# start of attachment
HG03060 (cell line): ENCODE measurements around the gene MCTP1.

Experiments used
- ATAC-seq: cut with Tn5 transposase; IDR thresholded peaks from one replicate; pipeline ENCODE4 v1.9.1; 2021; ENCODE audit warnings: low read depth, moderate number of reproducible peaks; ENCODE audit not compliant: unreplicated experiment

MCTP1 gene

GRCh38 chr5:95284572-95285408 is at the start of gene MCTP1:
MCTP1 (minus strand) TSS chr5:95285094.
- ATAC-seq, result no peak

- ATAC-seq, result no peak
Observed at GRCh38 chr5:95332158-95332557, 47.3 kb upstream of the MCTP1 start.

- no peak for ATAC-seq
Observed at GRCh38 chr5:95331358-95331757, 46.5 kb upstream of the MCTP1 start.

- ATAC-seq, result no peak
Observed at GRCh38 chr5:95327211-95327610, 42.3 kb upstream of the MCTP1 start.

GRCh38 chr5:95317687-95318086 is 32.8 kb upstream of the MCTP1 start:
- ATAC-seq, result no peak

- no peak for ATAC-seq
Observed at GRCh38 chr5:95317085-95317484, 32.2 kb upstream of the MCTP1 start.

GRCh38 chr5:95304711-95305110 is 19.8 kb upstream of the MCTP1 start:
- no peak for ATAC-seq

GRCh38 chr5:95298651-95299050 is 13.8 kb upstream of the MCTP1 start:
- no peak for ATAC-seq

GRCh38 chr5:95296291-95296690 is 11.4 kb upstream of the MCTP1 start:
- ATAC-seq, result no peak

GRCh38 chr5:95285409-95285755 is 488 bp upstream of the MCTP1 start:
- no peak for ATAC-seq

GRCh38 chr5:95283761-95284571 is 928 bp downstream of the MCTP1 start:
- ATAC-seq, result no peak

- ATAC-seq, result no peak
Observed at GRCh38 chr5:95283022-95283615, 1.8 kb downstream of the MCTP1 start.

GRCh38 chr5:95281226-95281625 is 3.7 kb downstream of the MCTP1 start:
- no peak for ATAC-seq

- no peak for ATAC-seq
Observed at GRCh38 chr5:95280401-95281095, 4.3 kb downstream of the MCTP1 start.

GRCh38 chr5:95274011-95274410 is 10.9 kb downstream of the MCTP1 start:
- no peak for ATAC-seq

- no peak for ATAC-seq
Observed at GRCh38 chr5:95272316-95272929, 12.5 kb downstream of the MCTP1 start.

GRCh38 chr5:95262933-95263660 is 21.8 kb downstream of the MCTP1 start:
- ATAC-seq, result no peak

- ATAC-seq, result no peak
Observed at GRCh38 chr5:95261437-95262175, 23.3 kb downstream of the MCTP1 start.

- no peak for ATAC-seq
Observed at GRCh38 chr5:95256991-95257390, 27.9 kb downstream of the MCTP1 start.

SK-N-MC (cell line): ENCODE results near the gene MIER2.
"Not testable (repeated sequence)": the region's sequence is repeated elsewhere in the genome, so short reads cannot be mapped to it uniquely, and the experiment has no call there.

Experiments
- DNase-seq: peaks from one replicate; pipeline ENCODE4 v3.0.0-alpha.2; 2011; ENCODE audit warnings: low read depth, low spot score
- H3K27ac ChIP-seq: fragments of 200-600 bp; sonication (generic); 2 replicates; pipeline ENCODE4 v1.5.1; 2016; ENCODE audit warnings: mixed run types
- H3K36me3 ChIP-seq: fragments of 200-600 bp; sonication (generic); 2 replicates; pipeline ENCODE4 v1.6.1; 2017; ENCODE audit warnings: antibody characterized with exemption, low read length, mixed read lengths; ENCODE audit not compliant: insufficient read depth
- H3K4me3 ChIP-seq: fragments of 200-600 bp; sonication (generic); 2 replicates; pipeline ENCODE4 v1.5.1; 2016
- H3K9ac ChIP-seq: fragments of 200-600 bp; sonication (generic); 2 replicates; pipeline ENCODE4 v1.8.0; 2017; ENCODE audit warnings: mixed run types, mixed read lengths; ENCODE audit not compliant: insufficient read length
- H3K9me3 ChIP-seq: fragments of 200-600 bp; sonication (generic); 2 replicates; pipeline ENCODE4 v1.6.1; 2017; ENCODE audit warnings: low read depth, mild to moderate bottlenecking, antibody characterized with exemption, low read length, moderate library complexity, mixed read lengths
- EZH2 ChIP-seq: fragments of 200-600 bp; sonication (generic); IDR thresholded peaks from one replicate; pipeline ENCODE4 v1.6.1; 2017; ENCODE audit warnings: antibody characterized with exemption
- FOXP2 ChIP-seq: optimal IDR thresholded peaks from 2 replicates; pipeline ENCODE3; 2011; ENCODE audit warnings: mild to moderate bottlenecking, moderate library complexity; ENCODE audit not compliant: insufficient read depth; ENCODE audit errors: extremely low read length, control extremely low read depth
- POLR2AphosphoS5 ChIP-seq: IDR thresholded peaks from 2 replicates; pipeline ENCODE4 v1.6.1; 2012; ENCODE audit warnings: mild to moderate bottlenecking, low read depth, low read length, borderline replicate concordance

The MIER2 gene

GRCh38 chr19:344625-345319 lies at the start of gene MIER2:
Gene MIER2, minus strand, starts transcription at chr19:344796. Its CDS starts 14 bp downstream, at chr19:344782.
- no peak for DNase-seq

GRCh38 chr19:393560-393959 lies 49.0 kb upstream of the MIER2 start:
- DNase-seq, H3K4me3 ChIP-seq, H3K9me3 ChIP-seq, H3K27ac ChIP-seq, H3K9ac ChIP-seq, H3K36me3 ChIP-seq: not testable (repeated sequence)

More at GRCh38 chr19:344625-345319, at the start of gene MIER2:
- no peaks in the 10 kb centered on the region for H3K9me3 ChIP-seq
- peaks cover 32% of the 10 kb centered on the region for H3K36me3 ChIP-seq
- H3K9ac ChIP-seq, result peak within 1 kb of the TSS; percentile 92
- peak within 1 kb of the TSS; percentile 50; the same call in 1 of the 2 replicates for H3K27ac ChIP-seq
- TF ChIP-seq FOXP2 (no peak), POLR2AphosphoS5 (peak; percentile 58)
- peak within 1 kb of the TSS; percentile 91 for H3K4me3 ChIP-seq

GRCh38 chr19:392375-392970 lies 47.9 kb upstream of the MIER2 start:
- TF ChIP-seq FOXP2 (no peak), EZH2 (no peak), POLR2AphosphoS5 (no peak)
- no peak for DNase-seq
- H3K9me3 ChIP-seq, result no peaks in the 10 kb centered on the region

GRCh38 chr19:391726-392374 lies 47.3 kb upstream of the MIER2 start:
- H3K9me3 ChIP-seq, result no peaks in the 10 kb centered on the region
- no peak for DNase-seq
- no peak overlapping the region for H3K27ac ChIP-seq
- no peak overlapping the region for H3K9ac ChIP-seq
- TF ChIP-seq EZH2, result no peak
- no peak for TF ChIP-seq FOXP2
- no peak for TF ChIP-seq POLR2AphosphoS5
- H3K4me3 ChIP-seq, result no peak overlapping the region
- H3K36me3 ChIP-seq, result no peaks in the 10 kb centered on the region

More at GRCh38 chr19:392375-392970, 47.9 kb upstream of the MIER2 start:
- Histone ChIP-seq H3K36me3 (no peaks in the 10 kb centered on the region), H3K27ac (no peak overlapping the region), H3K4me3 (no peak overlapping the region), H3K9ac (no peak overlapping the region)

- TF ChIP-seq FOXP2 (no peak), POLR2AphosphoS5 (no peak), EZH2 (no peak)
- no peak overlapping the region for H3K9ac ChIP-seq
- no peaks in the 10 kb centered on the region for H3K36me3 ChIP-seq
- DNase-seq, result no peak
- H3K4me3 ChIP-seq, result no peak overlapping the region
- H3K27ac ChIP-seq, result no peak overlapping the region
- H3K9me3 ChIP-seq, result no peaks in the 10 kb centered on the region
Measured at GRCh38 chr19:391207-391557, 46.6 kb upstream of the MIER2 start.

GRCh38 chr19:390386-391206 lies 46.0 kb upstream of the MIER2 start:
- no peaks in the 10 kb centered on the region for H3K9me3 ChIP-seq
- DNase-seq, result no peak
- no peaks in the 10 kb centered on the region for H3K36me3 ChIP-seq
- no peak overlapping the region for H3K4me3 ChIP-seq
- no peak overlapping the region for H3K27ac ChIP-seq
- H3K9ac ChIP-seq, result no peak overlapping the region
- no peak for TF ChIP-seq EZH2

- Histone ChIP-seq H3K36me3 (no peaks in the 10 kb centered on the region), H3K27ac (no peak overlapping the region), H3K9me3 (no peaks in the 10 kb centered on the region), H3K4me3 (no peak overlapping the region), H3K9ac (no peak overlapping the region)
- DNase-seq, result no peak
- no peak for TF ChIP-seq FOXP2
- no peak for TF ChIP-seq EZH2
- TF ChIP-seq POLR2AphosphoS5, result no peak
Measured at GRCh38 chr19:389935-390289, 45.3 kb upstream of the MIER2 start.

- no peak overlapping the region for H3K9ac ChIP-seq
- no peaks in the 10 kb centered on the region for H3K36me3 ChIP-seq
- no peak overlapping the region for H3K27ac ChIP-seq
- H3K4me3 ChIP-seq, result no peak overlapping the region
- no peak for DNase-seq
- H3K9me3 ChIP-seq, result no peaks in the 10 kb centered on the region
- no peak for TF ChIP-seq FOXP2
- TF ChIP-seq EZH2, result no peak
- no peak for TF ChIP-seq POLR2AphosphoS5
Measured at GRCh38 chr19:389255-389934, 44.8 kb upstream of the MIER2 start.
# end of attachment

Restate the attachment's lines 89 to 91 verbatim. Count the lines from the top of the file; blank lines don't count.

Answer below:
- H3K4me3 ChIP-seq, result no peak overlapping the region
- H3K27ac ChIP-seq, result no peak overlapping the region
- H3K9me3 ChIP-seq, result no peaks in the 10 kb centered on the region